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When one thinks of Kerala, he thinks of peace and beauty. The same emotion is attached to the weddings that are arranged in Kerala. It is a simple, sober wedding consisting of some prosperous rituals and very soft music that gives the soul serenity more than hyper-activeness. They are a mixture of Hindu, Muslim and Christian weddings, and that is all the more reason why weddings in Kerala look so diverse. The profound reasoning behind the rituals performed during a Kerala wedding is mentioned below.
The Kerala Hindu wedding rituals occur in three stages: pre-wedding, marriage day, and post-wedding. The various rituals and customs performed during the wedding have spiritual and cultural meanings. For example, the Mangalayam and Sindoor symbolise the sacredness of the marriage and the groom's commitment to his wife. The Saat Phere signifies the seven vows the couple takes to lead a life together filled with love, trust and mutual respect.
In a traditional Kerala Hindu marriage, several pre-wedding rituals are performed before the wedding ceremony. These rituals are steeped in cultural and religious significance and are vital to wedding celebrations.
First on the list of Kerala wedding rituals is Muhurtham. This ritual is held to fix a shubh muhurat, a feasible date and time for the Malayali marriage. First, the kundli of the bride and groom is matched, and if they show no obstacle, they are declared a match, and then a date is decided for the marriage to take place.
This ritual is held to declare the wedding officially. An engagement ceremony also takes place so that the couple marry each other.
In this ceremony, like any other Mehendi ceremony, the bride chooses a pattern for her wedding, and her aunts put the design on her hand using henna. There are also several dance and music performances made by married aunts.
The next ritual in a Malayali wedding is Madhuparkam.
During the wedding day, this ritual is performed by the bride's father upon the groom's arrival at the venue. In Hindu traditions, a son-in-law or groom is treated no less than a god. This is why during the Malayalam wedding, the bride's father washes the feet of the groom as a sign of respect. The bride is not supposed to wear the saree according to her house on the wedding day. Instead, after the Madhuparkam ceremony, it is the groom who gives a white coloured saree with red borders to the bride to be worn on the wedding day.
Post the Madhuparkam, the Sparsham ceremony takes place. In this particular ceremony, the bride and groom sit on a platform facing each other, while the priest or pandit chants prayers and asks the bride to put rice in Agni or the sacred fire. It is believed that when the bride pours rice into the sacred fire, she is warding off the evil spirits and asking for blessings for her long and happy married life. After that, the groom comes into action. In the sparsham ritual, the groom makes the bride touch a grinding stone. In other words, he asks the bride to leave behind her maternal house and life here and start a new chapter with him.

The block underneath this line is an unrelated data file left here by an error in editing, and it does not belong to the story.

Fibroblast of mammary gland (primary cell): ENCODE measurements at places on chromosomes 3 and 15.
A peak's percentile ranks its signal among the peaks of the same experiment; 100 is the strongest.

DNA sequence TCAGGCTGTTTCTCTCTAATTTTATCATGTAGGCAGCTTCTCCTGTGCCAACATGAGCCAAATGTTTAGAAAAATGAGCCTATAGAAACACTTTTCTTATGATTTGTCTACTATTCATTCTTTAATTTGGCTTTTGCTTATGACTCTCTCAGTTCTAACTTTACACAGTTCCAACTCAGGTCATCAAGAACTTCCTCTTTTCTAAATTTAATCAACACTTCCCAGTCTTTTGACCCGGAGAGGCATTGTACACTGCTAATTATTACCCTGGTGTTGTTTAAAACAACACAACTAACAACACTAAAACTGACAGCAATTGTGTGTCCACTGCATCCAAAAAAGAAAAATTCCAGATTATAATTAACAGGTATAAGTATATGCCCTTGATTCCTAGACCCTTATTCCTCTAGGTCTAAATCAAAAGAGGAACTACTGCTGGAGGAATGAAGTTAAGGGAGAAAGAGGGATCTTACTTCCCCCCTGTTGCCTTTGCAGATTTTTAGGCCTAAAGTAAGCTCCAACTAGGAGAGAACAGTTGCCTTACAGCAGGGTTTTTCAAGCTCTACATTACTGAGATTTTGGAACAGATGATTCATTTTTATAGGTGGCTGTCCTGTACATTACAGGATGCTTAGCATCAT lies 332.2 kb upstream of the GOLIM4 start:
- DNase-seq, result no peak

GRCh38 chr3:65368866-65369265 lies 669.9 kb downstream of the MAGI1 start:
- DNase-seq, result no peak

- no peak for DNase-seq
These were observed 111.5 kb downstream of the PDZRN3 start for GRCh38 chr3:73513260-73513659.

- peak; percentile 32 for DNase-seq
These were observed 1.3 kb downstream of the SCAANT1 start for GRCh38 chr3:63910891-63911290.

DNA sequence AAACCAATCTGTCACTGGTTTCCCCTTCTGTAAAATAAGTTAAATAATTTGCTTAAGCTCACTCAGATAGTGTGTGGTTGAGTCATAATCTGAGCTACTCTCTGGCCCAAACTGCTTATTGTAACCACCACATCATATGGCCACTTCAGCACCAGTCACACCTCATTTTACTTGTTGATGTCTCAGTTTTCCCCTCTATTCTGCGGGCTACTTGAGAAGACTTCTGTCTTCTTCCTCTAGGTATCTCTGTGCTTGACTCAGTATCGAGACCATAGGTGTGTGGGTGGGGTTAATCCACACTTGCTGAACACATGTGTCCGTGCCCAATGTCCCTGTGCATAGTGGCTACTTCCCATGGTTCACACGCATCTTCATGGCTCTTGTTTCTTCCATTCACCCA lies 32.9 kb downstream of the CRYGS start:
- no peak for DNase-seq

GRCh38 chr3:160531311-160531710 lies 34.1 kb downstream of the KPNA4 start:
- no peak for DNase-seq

In this ceremony, the Malyali bride and groom, take blessings from their elders and ask them to shower with wishes for a happy married life.
This sets the onset of the leading wedding ceremony in Kerala. First, the bride's father washes the groom's feet, and the aunts bring the groom to the mandap. The ceremony begins when the Pandit starts chanting mantras and prayers for the holy union of the bride and groom. Then the bride and the groom take pheras around the fire. Once this is done, the bride’s father gives the mangalsutra to the groom, and the groom ties it around the bride’s neck, symbolising that her father is now handing over his daughter to the groom, and now he must be responsible for her well-being.
To ensure the wishes of the bride's father, this ceremony takes place, wherein the groom gifts a saree to his newly wedded wife, promising to take care of her in good and wrong and provide for her just like her father did.
In this ceremony, all guests are treated to a grand celebration and congratulations to the newlywed couple. For this ceremony, all famous dishes are arranged, and the food is served on banana leaves. Then, the guests sit and dine together, enjoying the gala.
In many cultures, such as Malyali, the wedding ceremony is just the beginning of the celebrations, and several post-wedding rituals are traditionally observed.
In this ceremony, the bride enters her in-laws' house for the first time as per the shubh muhurat that is generally planned before. The groom's mother lights oil-lit lamps to replace negative energy with positive ones before the bride enters the house.
The Bridal attire
The saree that a newlywed wife in Kerala wears is known as Kasavu. It is a plain white saree with golden borders. They are also adorned with native jewellery called the Kasumala, which is a necklace that is made out of golden coins. Then there is the Palakka Mothiram, a green necklace that looks like a mango. There is another belt that goes around the bride’s waist, which is called the oddiyanam. The choker used by the bride is called Elakkathali, and then there is Jhuki, another traditional piece of jewellery in a Kerala weddings worn by the wife.
The Groom's attire
The groom’s attire is similar to the bride’s and he is seen wearing a white lungi called Mundu which has golden borders. Furthermore, he also adorns a white scarf known as Melmundu, over his white kurta.